MARS MRI offers the ability to assess both the soft tissues and bone in the peri-prosthetic space. Advocates for MRI believe it offers an improved assessment of the extent of soft tissue damage, quality of the abductor tendons, and surrounding musculature. It is also easier to compare serial MRIs for assessing progression of disease. The sensitivity and specificity of MRI has reported to be 92% and 100%, respectively.
      • Garbuz D.S.
      • Hargreaves B.A.
      • Duncan C.P.
      • Masri B.A.
      • Wilson D.R.
      • Forster B.B.
      The John Charnley Award: diagnostic accuracy of MRI versus ultrasound for detecting pseudotumors in asymptomatic metal-on-metal THA.
      However, despite the use of metal artifact reduction sequences, prosthetic artifact can still occur and small lesions can be missed.
      • Haddad F.S.
      • Thakrar R.R.
      • Hart A.J.
      • et al.
      Metal-on-metal bearings: the evidence so far.
      MRI is also significantly more costly than ultrasound (estimated £216 vs. £49) and generally less available.
      • Lloyd J.
      • Starks I.
      • Wainwright T.
      • Middleton R.
      Metal-on-Metal resurfacing and the cost to the nation: a conservative estimate of the unexpected costs required to implement the new metal-on-metal follow-up programme in the UK.
      CT scans can be useful to accurately determine component position and assess the degree of osteolysis and residual bone stock. However, it is not as reliable as ultrasound or MRI in delineating soft tissue lesions.
      The decision to perform an ultrasound versus a MARS MRI as the initial screening tool remains controversial, with no obvious consensus. The United Kingdom Medicines and Healthcare Products Regulatory Agency (MHRA)
      • Medicines and Healthcare Products Regulatory Agency
      Medical device alert. All metal-on-metal (MoM) hip replacements: updated advice for follow-up of patients.
      recommends either ultrasound or MRI as an effective imaging modality. Garbuz et al. recommended ultrasound as an initial screening tool, citing decreased costs and the ability to reliably rule out pseudotumour in asymptomatic patients (sensitivity 100%).
      • Garbuz D.S.
      • Hargreaves B.A.
      • Duncan C.P.
      • Masri B.A.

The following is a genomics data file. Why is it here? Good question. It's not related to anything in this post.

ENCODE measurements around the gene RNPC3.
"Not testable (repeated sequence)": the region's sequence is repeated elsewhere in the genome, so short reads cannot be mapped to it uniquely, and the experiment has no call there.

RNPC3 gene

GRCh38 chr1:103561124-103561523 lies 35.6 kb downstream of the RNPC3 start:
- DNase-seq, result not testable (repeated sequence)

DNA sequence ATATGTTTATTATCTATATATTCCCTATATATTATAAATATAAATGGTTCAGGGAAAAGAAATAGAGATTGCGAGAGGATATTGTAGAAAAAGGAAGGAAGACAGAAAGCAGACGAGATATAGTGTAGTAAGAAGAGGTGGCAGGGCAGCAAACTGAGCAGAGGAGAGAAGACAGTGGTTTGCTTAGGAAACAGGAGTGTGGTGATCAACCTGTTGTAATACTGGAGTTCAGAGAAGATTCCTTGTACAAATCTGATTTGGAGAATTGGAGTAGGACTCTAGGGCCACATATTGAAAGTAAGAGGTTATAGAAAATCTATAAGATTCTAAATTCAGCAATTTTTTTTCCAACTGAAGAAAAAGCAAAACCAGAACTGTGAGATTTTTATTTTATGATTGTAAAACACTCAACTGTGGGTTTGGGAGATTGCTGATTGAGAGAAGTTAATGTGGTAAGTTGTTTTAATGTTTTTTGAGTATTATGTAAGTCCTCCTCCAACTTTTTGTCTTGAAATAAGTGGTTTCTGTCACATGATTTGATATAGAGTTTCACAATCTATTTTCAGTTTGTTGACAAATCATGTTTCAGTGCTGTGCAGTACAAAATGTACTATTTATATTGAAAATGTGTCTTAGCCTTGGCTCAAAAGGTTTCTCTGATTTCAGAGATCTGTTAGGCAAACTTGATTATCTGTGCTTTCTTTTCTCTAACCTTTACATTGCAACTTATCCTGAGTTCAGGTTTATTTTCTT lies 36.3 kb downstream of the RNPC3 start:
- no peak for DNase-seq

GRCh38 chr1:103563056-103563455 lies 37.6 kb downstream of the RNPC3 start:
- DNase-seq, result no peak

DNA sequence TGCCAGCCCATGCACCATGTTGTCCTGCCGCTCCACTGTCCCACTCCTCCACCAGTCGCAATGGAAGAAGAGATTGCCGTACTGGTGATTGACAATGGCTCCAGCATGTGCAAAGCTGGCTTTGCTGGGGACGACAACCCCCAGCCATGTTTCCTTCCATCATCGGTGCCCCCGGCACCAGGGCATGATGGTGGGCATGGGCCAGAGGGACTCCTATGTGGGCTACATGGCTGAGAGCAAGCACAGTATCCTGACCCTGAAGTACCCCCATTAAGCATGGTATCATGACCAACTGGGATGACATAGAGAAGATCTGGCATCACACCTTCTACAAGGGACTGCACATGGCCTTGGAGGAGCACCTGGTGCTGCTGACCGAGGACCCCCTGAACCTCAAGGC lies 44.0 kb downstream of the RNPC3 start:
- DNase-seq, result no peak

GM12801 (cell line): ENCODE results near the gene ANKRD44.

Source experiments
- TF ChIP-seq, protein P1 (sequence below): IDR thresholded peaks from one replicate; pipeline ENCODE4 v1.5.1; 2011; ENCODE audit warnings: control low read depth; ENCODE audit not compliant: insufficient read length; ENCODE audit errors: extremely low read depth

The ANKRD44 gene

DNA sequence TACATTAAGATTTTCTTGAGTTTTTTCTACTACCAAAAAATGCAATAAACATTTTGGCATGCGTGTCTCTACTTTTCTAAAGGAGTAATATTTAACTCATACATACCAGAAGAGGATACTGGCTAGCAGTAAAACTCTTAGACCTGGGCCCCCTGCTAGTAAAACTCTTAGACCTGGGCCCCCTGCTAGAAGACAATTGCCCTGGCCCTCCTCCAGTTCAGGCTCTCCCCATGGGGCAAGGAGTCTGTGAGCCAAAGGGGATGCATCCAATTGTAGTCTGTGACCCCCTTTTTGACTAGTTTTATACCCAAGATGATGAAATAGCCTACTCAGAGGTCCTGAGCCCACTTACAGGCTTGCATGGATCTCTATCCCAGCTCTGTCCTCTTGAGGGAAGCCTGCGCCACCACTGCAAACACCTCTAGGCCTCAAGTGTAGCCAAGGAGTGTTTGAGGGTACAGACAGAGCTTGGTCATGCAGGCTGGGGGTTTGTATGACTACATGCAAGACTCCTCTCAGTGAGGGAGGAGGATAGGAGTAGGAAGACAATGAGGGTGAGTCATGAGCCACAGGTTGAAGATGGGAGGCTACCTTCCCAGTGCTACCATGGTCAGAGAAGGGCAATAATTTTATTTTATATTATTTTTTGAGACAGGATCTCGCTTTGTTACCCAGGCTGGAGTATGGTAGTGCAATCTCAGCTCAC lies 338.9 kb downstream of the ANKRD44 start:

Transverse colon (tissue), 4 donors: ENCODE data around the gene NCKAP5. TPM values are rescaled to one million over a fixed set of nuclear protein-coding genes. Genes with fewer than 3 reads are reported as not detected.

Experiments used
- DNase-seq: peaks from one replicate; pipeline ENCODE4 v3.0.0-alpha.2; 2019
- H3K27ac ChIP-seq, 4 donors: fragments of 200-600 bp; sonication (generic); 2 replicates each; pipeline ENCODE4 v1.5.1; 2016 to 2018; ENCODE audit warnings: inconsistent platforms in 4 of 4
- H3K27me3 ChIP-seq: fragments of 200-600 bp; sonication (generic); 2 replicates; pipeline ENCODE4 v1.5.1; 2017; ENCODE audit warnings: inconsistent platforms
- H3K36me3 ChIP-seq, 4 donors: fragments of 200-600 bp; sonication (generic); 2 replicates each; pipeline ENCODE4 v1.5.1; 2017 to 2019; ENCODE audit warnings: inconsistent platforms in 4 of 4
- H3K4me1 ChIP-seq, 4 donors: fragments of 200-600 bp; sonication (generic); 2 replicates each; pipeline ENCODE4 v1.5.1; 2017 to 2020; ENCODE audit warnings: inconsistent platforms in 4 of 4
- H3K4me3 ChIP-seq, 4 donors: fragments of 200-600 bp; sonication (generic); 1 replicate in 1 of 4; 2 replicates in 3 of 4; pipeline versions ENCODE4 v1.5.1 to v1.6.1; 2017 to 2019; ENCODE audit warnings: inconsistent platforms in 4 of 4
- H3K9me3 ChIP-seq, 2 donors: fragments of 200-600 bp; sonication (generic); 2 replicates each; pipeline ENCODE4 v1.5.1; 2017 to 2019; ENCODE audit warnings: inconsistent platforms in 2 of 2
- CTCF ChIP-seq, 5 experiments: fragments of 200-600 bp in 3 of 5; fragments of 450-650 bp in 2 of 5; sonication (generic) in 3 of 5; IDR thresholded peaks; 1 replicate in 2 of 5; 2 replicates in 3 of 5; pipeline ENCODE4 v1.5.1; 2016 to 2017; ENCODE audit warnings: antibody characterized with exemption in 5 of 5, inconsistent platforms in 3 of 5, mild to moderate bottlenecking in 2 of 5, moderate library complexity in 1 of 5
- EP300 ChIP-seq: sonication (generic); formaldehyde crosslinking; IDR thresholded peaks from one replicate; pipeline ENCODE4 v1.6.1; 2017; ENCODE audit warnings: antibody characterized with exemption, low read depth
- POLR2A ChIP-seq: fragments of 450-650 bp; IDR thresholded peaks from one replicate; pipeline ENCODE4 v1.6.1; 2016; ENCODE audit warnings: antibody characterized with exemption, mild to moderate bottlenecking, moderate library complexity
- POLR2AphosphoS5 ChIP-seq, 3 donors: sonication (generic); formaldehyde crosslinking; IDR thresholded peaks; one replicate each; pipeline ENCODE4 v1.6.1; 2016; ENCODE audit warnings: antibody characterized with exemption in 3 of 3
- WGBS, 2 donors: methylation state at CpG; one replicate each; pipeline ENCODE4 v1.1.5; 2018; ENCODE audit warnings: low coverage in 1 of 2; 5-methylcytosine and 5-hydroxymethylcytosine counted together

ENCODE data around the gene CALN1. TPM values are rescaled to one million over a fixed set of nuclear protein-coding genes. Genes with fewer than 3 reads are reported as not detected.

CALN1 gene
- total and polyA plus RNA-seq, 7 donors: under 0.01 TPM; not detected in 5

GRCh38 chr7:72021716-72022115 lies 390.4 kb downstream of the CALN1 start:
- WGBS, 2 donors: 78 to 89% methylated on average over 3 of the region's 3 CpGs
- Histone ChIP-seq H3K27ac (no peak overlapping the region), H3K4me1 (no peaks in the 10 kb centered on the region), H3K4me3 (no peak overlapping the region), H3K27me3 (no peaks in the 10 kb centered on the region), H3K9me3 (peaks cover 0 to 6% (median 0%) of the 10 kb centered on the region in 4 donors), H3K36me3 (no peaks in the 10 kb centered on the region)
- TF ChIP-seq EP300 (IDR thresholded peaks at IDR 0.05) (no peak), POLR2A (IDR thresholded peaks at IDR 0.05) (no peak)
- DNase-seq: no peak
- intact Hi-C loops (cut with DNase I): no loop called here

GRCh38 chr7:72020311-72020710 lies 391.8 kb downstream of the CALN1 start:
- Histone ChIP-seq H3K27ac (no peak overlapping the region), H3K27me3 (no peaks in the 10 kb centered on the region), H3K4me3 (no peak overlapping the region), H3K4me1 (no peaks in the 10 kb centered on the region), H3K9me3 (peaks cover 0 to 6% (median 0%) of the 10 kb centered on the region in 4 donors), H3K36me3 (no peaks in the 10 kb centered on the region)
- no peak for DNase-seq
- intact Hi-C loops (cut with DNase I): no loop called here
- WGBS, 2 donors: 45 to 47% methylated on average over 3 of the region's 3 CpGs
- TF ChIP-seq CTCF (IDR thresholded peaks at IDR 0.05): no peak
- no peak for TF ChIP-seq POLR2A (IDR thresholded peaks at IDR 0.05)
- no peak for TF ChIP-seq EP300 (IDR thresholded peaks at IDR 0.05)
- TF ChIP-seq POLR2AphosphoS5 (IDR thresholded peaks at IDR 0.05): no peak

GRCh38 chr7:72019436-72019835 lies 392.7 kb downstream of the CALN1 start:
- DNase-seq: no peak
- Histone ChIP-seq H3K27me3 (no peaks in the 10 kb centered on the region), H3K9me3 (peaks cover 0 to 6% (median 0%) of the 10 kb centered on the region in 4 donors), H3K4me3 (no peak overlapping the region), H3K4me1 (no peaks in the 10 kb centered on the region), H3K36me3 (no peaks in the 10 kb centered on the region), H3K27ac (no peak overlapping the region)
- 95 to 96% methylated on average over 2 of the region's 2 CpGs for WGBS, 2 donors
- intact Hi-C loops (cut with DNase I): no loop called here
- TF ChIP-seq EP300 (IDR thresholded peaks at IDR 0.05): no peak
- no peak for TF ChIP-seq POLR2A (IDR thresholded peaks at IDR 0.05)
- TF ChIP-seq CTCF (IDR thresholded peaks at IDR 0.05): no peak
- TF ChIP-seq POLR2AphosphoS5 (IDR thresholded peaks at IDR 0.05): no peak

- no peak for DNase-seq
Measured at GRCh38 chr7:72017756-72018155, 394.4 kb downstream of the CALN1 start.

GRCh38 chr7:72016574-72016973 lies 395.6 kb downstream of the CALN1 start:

• Wilson D.R.
      • Forster B.B.
      The John Charnley Award: diagnostic accuracy of MRI versus ultrasound for detecting pseudotumors in asymptomatic metal-on-metal THA.
      Other authors have advocated for obtaining both MRI and US when revision surgery is planned, suggesting that combined imaging is the most effective method to identifying the presence of pseudotumour.
      • Matharu G.S.
      • Mansour R.
      • Dada O.
      • Ostlere S.
      • Pandit H.G.
      • Murray D.W.
      Which imaging modality is most effective for identifying pseudotumours in metal-on-metal hip resurfacings requiring revision: ultrasound or MARS-MRI or both?.
      The decision to perform an ultrasound or MRI as the initial screening imaging modality continues to be at the discretion of the surgeon and availability within each hospital system.

      5. Laboratory evaluation

      Routine laboratory workup for MoM arthroplasty surveillance includes a full blood count (FBC), serum C-reactive protein (CRP) level, erythrocyte sedimentation rate (ESR), and serum metal ion levels. Hip aspirate analysis can also be performed in situations where there is concern for a prosthetic joint infection.
      While elevated serum ESR and CRP levels should raise concern for infection, caution should be exercised when interpreting levels. Elevated ESR and CRP levels have both been reported in cases of non-infected pseudotumour.
      • Langton D.J.
      • Sidaginamale R.P.
      • Joyce T.J.
      • et al.
      The clinical implications of elevated blood metal ion concentrations in asymptomatic patients with MoM hip resurfacings: a cohort study.
      Serum metal ions, typically cobalt and chromium, should be routinely obtained in patients who are symptomatic, have radiographic changes, malpositioned components, or recalled implants.